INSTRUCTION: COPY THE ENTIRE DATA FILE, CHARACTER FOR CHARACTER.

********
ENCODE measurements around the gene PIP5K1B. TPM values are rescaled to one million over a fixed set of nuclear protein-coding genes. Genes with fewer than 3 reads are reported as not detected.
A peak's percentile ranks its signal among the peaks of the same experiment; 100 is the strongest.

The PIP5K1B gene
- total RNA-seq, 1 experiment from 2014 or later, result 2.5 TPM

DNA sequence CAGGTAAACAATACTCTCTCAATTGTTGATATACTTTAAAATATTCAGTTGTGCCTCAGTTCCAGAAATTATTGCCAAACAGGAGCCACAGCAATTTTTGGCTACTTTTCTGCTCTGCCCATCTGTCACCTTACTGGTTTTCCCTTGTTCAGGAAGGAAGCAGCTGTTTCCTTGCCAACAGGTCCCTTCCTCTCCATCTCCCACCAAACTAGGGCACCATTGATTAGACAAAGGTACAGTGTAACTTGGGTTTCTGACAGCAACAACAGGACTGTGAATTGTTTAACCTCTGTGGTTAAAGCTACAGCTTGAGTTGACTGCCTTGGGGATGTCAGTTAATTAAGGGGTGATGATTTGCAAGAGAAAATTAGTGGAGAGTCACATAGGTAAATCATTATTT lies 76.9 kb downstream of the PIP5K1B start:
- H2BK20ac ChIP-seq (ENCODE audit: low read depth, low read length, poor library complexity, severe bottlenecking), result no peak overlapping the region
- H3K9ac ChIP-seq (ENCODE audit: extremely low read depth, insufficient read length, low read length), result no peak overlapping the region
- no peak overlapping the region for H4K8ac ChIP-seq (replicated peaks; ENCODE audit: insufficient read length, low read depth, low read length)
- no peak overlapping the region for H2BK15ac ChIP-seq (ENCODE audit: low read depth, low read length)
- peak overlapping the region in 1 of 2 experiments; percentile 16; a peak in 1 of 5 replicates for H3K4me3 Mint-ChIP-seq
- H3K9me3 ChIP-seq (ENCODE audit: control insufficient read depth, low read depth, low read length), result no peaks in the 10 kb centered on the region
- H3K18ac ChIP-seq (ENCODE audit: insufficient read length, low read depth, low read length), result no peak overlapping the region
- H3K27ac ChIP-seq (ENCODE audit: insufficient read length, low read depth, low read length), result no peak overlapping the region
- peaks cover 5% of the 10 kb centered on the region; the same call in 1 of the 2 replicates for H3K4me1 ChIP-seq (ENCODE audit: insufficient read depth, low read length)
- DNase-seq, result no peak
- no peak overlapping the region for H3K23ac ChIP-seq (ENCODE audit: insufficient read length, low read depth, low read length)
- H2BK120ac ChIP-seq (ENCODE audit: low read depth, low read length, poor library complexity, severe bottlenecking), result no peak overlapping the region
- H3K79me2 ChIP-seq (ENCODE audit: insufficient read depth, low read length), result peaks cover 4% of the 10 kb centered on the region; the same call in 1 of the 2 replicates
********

ENCODE measurements around the gene PIP5K1B. TPM values are rescaled to one million over a fixed set of nuclear protein-coding genes. Genes with fewer than 3 reads are reported as not detected.
A peak's percentile ranks its signal among the peaks of the same experiment; 100 is the strongest.

The PIP5K1B gene
- total RNA-seq, 1 experiment from 2014 or later, result 2.5 TPM

DNA sequence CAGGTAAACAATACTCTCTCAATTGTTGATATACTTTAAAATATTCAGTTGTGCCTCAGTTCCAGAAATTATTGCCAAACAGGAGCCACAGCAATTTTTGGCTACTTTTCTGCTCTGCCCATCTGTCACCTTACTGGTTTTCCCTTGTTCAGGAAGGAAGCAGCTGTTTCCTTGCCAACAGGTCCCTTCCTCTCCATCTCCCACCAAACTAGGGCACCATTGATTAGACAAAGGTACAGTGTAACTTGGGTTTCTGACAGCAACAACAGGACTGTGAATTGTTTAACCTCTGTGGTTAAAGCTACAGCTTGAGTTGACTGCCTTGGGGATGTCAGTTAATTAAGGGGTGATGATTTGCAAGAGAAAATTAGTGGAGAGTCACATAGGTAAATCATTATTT lies 76.9 kb downstream of the PIP5K1B start:
- H2BK20ac ChIP-seq (ENCODE audit: low read depth, low read length, poor library complexity, severe bottlenecking), result no peak overlapping the region
- H3K9ac ChIP-seq (ENCODE audit: extremely low read depth, insufficient read length, low read length), result no peak overlapping the region
- no peak overlapping the region for H4K8ac ChIP-seq (replicated peaks; ENCODE audit: insufficient read length, low read depth, low read length)
- no peak overlapping the region for H2BK15ac ChIP-seq (ENCODE audit: low read depth, low read length)
- peak overlapping the region in 1 of 2 experiments; percentile 16; a peak in 1 of 5 replicates for H3K4me3 Mint-ChIP-seq
- H3K9me3 ChIP-seq (ENCODE audit: control insufficient read depth, low read depth, low read length), result no peaks in the 10 kb centered on the region
- H3K18ac ChIP-seq (ENCODE audit: insufficient read length, low read depth, low read length), result no peak overlapping the region
- H3K27ac ChIP-seq (ENCODE audit: insufficient read length, low read depth, low read length), result no peak overlapping the region
- peaks cover 5% of the 10 kb centered on the region; the same call in 1 of the 2 replicates for H3K4me1 ChIP-seq (ENCODE audit: insufficient read depth, low read length)
- DNase-seq, result no peak
- no peak overlapping the region for H3K23ac ChIP-seq (ENCODE audit: insufficient read length, low read depth, low read length)
- H2BK120ac ChIP-seq (ENCODE audit: low read depth, low read length, poor library complexity, severe bottlenecking), result no peak overlapping the region
- H3K79me2 ChIP-seq (ENCODE audit: insufficient read depth, low read length), result peaks cover 4% of the 10 kb centered on the region; the same call in 1 of the 2 replicates